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January Is Glaucoma Awareness Month

January 15 2023

Glaucoma is the leading cause of blindness in the U.S., but many people don’t know they have it. African Americans and Latinos are 10 times more likely to get glaucoma than Caucasians, which means minority populations are at an even higher risk for developing this condition without realizing it. 

For these reasons, we kick off the new year by recognizing Glaucoma Awareness Month. Read on as a Lake Stevens, WA optometrist talks about glaucoma and preventative measures you can take to protect your eyes from this disease.

Glaucoma – A Leading Cause of Blindness

Glaucoma is the second leading cause of blindness in the United States. Basically, it’s a group of eye diseases that damage the optic nerve in ways that can lead to vision loss if left untreated. 

If you have glaucoma, you might not experience symptoms until there’s significant vision loss—and by then it may be too late for treatment to help. Here are some things you need to know about the disease:

There are no early signs or symptoms, so it’s important for everyone—even those without risk factors—to get regular eye exams with an ophthalmologist (an eye doctor).

Early detection allows doctors time to slow down or even stop further damage before permanent vision loss occurs.

People Most at Risk

African Americans and Latinos are 10 times more likely to get glaucoma than Caucasians. This is because they have a greater risk of developing open-angle glaucoma, the most common type of glaucoma.

African Americans and Latinos are more likely to get glaucoma because they are genetically predisposed to develop it. Glaucoma is an inherited condition that runs in families, so if you have a parent or sibling with this disease, you may be at higher risk for developing it yourself.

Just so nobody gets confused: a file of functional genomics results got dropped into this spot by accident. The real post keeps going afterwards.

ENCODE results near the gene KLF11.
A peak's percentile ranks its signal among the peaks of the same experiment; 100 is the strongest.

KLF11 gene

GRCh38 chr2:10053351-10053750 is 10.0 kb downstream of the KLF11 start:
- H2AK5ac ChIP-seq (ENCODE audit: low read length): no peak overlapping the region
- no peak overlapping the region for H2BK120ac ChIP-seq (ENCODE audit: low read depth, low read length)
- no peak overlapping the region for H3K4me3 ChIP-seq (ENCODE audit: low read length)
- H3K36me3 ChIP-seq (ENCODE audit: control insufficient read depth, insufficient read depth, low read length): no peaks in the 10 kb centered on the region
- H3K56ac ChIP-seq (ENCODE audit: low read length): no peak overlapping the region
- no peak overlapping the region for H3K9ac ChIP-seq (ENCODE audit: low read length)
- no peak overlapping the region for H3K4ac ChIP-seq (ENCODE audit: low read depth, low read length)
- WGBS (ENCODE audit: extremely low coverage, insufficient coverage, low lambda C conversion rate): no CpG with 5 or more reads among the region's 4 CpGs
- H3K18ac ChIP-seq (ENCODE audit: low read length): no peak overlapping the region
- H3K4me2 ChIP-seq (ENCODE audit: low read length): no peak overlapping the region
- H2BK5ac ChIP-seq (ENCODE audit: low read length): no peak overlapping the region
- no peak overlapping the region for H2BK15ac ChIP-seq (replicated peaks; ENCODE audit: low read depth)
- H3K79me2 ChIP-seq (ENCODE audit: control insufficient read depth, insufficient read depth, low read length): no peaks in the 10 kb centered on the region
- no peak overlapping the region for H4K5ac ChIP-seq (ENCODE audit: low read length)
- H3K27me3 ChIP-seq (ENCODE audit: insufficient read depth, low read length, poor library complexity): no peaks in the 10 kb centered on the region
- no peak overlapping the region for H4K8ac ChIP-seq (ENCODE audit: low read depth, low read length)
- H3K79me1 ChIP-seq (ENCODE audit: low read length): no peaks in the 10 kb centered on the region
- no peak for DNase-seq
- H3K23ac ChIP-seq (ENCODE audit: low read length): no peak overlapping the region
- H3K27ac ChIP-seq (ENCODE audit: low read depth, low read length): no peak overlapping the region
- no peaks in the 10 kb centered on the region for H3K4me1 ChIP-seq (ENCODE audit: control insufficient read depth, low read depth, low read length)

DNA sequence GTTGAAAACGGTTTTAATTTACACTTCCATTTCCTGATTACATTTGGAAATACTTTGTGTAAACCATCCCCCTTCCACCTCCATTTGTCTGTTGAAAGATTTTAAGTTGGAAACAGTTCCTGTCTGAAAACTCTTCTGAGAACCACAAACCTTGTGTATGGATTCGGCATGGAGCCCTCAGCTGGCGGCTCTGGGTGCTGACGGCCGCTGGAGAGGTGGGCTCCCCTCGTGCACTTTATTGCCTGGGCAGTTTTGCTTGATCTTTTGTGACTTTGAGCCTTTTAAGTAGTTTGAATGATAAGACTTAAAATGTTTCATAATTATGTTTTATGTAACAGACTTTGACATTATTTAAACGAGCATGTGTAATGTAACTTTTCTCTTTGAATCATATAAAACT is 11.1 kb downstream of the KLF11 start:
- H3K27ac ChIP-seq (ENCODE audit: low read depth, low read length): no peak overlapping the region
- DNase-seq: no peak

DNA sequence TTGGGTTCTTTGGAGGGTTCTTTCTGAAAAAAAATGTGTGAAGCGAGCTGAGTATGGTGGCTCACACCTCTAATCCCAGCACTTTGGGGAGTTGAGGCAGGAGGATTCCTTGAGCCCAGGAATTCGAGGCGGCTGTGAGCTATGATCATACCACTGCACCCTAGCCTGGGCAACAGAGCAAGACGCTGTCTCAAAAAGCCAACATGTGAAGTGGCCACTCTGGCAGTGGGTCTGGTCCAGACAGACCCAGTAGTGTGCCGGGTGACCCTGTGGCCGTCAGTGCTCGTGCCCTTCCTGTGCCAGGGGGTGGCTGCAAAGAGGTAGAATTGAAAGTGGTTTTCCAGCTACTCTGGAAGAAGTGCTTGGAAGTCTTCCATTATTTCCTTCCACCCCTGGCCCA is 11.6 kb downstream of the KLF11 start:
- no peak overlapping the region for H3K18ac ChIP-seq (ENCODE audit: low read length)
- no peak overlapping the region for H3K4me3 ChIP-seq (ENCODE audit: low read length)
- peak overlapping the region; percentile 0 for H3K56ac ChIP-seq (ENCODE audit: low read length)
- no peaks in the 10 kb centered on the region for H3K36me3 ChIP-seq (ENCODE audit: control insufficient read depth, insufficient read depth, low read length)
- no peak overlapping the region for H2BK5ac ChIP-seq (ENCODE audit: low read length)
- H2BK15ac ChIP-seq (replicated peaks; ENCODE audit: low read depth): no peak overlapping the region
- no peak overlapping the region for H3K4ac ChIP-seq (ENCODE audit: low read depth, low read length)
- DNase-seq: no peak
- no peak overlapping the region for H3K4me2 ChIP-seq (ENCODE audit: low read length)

The only way to prevent open-angle glaucoma is through regular eye exams by an eye doctor who knows how to diagnose this disease early on. 

Glaucoma Testing

A single test called the Tonopen can be used to detect early signs of glaucoma. This simple, painless exam by an eye doctor uses sound waves to measure pressure inside your eyes—which helps determine whether or not you have glaucoma and need treatment.

Early Detection Is Key

If detected early, glaucoma can be treated or managed with medication or surgical procedures. However, once symptoms are present it may be too late to prevent blindness as half of all cases progress without any noticeable warning signs.

Our Advice on Glaucoma Awareness Month in 2024

What are the specific genetic factors that make African Americans and Latinos more susceptible to developing glaucoma?

African Americans and Latinos are genetically more susceptible to developing glaucoma, particularly the primary open-angle type, due to variations in their genetic makeup that affect eye structure and function. These populations often have thinner corneal thickness and different optic nerve anatomy, which can increase intraocular pressure and susceptibility to optic nerve damage. Additionally, there is a higher prevalence of genes in these groups that may contribute to altered fluid drainage in the eye, a key factor in glaucoma development. Regular screenings are crucial due to these inherited traits that heighten risk.